2. He was called up on the carpet for refusing to eject and abandon his plane – twice – once landing with significant damage and once with a bomb still attached.

3. He was flying out of Boundary Bay and is remembered well for flying down the main highway in Haney – 90 degrees (witnessed by many) and for “dive-bombing” the school where Mom taught and the farm where they lived to let her know he was home.

4. He recounted low-level strafing where bullets were flying and some came through the belly of his aircraft barely missing his legs on their way through.

5. He once tried to save the gun camera film from his aircraft (his mechanic was in on it) -unfortunately he was made to hand it over to his superior officer – right on the field. (He did manage to save one small film and we sent it to Ottawa for processing – it turned out to be only about 30 seconds long and very poor quality)"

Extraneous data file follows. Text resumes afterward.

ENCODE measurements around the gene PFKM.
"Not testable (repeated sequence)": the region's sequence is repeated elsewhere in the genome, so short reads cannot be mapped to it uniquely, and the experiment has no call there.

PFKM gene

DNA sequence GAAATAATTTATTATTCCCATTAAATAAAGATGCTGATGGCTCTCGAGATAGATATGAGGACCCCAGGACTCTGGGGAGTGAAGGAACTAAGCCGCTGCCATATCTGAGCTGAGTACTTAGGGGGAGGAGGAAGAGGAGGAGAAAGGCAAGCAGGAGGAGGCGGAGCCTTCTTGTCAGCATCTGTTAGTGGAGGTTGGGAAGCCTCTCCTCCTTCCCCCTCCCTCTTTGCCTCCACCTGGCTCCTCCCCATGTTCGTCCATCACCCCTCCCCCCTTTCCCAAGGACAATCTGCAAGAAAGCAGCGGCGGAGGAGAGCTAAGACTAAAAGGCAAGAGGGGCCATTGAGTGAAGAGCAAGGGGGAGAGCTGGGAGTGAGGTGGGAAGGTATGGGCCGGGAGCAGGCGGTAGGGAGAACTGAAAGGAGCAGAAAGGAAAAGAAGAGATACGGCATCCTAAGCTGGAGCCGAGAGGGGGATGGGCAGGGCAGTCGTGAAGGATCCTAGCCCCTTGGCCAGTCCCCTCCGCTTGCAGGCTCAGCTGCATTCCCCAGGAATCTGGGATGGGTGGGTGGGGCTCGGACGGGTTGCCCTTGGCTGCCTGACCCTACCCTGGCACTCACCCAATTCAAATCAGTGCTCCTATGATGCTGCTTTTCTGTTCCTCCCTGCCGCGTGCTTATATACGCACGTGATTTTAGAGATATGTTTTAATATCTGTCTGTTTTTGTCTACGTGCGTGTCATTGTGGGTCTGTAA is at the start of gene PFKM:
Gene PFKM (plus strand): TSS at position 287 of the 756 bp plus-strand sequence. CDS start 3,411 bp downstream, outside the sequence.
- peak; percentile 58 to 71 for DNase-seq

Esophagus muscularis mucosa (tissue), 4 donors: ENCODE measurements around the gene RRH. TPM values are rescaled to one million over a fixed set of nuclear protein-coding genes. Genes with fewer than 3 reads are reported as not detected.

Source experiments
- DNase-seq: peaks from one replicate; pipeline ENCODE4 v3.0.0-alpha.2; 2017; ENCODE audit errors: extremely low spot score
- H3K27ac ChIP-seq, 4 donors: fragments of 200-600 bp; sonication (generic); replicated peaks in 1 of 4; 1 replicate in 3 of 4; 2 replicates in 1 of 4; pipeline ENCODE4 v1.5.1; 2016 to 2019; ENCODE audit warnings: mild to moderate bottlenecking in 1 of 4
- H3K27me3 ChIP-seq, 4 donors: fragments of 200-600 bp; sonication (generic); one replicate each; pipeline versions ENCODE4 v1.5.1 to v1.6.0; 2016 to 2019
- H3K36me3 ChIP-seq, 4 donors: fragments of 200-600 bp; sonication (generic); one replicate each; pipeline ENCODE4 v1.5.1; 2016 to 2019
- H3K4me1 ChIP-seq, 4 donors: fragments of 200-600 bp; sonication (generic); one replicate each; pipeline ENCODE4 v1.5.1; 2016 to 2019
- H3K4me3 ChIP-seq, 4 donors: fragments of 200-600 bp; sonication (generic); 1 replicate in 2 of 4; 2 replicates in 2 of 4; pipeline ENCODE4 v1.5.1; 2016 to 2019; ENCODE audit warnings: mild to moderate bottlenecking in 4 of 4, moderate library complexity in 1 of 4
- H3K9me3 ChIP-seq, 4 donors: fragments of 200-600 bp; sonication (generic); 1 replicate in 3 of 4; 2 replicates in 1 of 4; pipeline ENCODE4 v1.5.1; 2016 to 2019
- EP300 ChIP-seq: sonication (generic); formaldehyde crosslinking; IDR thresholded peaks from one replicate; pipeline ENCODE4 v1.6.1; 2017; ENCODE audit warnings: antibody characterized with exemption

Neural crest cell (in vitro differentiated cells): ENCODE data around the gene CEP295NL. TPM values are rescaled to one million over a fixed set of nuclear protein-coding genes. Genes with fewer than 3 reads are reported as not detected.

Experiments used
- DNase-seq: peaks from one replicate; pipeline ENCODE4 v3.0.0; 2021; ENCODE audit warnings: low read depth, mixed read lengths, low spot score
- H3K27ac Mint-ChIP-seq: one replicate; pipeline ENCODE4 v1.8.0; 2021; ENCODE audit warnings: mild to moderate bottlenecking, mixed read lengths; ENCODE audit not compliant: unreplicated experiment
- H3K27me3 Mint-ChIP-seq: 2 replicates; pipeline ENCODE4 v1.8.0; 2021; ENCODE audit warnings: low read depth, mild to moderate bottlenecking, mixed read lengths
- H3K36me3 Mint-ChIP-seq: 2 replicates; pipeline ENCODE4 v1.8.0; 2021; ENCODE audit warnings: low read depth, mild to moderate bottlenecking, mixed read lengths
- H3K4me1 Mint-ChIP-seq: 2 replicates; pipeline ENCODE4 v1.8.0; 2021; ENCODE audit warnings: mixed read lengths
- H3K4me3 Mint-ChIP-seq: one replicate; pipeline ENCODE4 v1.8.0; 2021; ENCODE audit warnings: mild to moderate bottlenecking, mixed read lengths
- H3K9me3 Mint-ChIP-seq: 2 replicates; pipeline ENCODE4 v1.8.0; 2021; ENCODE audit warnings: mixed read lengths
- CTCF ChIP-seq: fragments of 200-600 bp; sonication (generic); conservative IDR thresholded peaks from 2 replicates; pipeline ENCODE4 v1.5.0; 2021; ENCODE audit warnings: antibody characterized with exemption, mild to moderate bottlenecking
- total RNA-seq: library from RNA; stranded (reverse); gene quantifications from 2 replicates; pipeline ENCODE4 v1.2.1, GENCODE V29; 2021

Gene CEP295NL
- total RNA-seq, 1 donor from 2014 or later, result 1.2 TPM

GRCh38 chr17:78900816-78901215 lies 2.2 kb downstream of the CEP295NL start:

Fliers Win DFC's

Ottawa, Jan. 1, 1945 - (CP) - Air Force Headquarters tonight announced the award of three bars to the Distinguished Flying Cross and of 30 DFC's to RCAF personnel serving overseas.
Two of the DFC's went to F/L Douglas Warren and F/L Bruce Warren, twin brothers from Ponoka, Alta., who are serving with the same squadron overseas. The recipients:

S/L W.A. Olmsted, Hamilton
F/O D.W. Goodwin, Maynooth
F/O D.R.C. Jamieson, 148 Gilbert Ave., Toronto

S/L W.M. Foster, Guelph
S/L E.H. Lapp, Redcliffe, Alta.
S/L A.E. Monson, North Hollywood, California
S/L A.H. Sager, Vancouver
S/L E.P. Wood, Renfrew
F/L W.D. Burton, Brantford
F/L J.M. Ballachey, High River, Alta.
F/L W.C. Fox, Dunnville
F/L R.E. Evans, Cleveland, Ohio
F/L P.L. Gibbs, Harlan, Sask.